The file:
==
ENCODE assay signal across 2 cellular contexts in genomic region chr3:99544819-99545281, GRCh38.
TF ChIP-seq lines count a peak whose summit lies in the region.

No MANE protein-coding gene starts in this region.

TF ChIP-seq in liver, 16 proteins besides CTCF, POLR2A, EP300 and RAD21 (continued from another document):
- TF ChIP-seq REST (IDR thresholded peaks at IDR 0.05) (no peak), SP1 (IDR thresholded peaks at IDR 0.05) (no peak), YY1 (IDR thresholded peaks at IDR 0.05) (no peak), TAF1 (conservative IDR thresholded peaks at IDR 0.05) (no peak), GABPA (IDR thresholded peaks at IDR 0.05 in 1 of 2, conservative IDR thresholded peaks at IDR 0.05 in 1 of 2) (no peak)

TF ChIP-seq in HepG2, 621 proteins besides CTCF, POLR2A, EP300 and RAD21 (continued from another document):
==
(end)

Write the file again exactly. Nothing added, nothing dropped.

ENCODE assay signal across 2 cellular contexts in genomic region chr3:99544819-99545281, GRCh38.
TF ChIP-seq lines count a peak whose summit lies in the region.

No MANE protein-coding gene starts in this region.

TF ChIP-seq in liver, 16 proteins besides CTCF, POLR2A, EP300 and RAD21 (continued from another document):
- TF ChIP-seq REST (IDR thresholded peaks at IDR 0.05) (no peak), SP1 (IDR thresholded peaks at IDR 0.05) (no peak), YY1 (IDR thresholded peaks at IDR 0.05) (no peak), TAF1 (conservative IDR thresholded peaks at IDR 0.05) (no peak), GABPA (IDR thresholded peaks at IDR 0.05 in 1 of 2, conservative IDR thresholded peaks at IDR 0.05 in 1 of 2) (no peak)

TF ChIP-seq in HepG2, 621 proteins besides CTCF, POLR2A, EP300 and RAD21 (continued from another document):